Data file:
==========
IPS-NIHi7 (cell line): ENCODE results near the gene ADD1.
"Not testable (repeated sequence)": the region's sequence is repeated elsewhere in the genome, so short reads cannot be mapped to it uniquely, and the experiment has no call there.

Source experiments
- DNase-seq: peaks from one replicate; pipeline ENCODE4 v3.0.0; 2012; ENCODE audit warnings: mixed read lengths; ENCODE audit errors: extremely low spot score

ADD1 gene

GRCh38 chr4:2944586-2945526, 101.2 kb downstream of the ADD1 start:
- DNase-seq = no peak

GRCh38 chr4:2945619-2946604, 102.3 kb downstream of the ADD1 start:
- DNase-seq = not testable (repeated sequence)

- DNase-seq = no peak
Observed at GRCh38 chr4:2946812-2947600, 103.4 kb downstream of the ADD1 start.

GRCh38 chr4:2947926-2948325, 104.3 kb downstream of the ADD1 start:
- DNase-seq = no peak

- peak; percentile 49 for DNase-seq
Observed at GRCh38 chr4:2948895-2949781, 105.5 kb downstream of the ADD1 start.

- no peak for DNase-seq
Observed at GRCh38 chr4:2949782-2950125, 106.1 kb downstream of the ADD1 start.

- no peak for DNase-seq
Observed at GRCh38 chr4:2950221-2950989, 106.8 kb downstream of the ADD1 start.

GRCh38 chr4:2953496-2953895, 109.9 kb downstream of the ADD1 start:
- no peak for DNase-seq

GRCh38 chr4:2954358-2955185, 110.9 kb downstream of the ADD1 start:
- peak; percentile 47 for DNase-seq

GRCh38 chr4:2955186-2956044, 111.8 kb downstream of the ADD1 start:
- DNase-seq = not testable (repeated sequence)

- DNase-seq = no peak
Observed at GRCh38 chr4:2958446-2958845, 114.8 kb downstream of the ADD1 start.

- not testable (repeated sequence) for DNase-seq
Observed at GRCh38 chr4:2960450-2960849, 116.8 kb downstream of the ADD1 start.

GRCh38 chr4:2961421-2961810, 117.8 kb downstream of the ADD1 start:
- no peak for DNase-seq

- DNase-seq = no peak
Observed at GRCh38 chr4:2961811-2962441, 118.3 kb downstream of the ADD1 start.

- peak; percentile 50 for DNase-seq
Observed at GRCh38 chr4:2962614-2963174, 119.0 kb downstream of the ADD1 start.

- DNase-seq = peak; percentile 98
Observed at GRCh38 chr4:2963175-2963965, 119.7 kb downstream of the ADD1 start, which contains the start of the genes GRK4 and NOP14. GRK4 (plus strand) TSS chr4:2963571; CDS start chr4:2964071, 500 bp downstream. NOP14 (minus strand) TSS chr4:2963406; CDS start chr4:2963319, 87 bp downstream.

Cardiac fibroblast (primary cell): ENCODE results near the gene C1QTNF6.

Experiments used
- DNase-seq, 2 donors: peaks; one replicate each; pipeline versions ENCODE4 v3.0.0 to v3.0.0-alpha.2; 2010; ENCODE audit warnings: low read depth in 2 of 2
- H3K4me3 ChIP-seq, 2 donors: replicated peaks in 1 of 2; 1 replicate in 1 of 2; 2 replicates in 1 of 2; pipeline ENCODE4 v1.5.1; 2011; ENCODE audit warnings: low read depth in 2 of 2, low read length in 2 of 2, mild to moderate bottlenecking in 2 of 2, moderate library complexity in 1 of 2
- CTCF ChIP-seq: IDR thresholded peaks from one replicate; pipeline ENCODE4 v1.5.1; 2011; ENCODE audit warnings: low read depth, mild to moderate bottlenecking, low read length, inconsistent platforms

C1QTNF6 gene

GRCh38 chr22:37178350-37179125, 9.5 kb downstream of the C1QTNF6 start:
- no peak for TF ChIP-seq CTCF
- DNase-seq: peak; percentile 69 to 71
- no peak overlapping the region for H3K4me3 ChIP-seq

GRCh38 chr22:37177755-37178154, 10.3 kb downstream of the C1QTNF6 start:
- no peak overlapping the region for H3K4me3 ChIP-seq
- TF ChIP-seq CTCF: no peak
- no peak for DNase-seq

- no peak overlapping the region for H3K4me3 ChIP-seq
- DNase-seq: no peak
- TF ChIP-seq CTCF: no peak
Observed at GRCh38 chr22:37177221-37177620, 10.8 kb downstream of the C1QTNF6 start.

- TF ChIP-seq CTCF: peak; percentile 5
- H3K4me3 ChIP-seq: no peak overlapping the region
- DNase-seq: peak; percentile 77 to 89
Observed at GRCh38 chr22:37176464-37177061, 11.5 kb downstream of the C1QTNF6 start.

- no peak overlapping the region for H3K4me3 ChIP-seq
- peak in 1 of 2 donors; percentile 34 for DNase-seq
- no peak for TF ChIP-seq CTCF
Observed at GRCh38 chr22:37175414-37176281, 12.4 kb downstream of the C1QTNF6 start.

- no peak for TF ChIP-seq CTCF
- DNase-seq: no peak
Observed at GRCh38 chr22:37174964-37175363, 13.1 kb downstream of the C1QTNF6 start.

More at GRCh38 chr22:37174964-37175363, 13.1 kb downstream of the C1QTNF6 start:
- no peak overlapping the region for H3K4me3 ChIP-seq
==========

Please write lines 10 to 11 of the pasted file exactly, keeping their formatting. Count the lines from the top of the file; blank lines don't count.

- DNase-seq = no peak
Observed at GRCh38 chr4:2946812-2947600, 103.4 kb downstream of the ADD1 start.